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Posts Tagged ‘writing a blog’

Jo 23Things have changed a little on the communication front since our children were young. Back then, we did not even have a home phone—or a TV until our oldest child was eight. And there were certainly no mobile phones or computers around. Instead, we read, enjoyed music and played games. And I also wrote many long letters, particularly to the grandparents interstate.

But the other day, within the space of a few hours, I accessed several means of communication that are now commonplace. I began by emailing on my laptop. Then I checked my Facebook posts. Next, I wrote and scheduled my weekly online blog. Soon after, my mobile rang—and it was a friend who lives in another town wanting to talk, as her husband is ill. Later, she put me on speaker phone so her husband could also hear, as I prayed for them both.

That afternoon, I sat at my laptop and ‘attended’ a friend’s funeral, livestreamed from a chapel in a cemetery on the other side of Sydney. No, it was not the same as being present, but at least I could join in to some degree as those close to him said goodbye to our friend.

Not long after, I managed to turn up at a family birthday party via Zoom—that day, our oldest granddaughter turned seventeen. This was a new experience for me, but how amazing to be able to see all our family members in their respective homes and to chat to one another! We  tried, with mixed success, to sing Happy Birthday together, as the candles were lit, then watched longingly as our granddaughters consumed that enticing looking ice cream cake right before our eyes!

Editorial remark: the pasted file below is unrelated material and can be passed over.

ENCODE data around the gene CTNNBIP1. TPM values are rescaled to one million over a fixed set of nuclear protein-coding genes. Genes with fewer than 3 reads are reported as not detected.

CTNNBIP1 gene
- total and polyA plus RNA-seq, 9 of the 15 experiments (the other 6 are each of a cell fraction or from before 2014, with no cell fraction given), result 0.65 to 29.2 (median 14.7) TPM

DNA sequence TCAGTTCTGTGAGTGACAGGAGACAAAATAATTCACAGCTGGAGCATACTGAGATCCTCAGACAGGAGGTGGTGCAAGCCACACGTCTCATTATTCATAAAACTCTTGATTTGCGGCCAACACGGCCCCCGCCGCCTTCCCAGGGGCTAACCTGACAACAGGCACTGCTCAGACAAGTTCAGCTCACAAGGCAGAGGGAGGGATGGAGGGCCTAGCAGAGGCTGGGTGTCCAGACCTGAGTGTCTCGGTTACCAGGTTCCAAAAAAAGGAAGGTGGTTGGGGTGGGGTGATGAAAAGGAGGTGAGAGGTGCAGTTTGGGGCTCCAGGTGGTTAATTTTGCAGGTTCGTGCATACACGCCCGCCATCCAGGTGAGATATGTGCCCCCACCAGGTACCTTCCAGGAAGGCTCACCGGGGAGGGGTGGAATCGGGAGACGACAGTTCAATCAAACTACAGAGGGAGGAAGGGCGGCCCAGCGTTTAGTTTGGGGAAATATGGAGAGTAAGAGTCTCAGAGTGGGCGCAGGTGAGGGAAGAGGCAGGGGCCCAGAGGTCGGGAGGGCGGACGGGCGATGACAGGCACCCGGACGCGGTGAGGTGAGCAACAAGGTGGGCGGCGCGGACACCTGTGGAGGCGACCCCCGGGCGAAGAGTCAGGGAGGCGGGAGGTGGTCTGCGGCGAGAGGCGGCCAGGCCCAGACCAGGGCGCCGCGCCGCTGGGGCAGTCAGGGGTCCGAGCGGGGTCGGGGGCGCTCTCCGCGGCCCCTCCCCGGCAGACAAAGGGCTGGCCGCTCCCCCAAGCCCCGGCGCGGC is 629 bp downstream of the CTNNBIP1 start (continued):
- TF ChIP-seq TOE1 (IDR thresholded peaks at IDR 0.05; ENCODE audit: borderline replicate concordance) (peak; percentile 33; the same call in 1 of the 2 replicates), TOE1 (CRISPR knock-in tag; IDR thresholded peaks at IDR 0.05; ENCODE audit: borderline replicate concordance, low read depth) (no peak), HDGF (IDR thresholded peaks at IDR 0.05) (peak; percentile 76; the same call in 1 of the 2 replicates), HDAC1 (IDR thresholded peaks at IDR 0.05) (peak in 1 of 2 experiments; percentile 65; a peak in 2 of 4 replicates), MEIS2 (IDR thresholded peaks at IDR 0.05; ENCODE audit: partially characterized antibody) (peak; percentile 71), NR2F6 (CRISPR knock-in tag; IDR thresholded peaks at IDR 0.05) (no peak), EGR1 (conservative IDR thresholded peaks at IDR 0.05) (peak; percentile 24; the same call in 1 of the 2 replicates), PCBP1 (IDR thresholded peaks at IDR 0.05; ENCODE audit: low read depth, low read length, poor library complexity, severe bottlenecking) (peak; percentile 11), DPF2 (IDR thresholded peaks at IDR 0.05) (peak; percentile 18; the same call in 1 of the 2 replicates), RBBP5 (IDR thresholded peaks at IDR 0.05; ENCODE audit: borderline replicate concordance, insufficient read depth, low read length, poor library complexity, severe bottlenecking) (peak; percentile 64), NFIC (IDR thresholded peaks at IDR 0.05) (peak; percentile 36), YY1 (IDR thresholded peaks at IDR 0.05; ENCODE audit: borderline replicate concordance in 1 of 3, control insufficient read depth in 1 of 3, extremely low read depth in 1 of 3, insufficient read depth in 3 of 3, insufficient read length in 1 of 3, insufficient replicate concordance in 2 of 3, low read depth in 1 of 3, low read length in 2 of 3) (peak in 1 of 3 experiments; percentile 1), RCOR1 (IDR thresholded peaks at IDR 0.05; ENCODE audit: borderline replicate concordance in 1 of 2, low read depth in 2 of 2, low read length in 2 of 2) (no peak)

Two days later, we ‘attended’ our church’s online service, pre-recorded and available on YouTube, which we watched on our TV in the comfort of our lounge. Then I accessed another service being livestreamed from a friend’s church. This past week too, I talked with another friend whose son’s recent wedding was livestreamed to all the wedding guests elsewhere, including interstate and overseas, then later enjoyed seeing the wedding photos sent to my mobile.

I am so glad we have all these wonderful means of communication in this time of isolation in particular. But some do take a bit of getting used to—and not everyone has a tech-savvy husband nearby like I do who can rescue me! Yet however much knowledge we have, sometimes those connections just do not work, do they? Sometimes, the mobile phone or Skype or Zoom reception can be poor in our area. Or sometimes, the person we wish to contact is simply unavailable.

And that’s why, as I sit quietly reading my Bible and talking with God, I am so grateful God is always there and always accessible, always listening and always ready to respond in love. No technical devices are needed. Instead, we can communicate heart to heart and spirit to Spirit with our loving Lord, wherever we are and whatever is happening around us. Surely, nothing can be more amazing than that?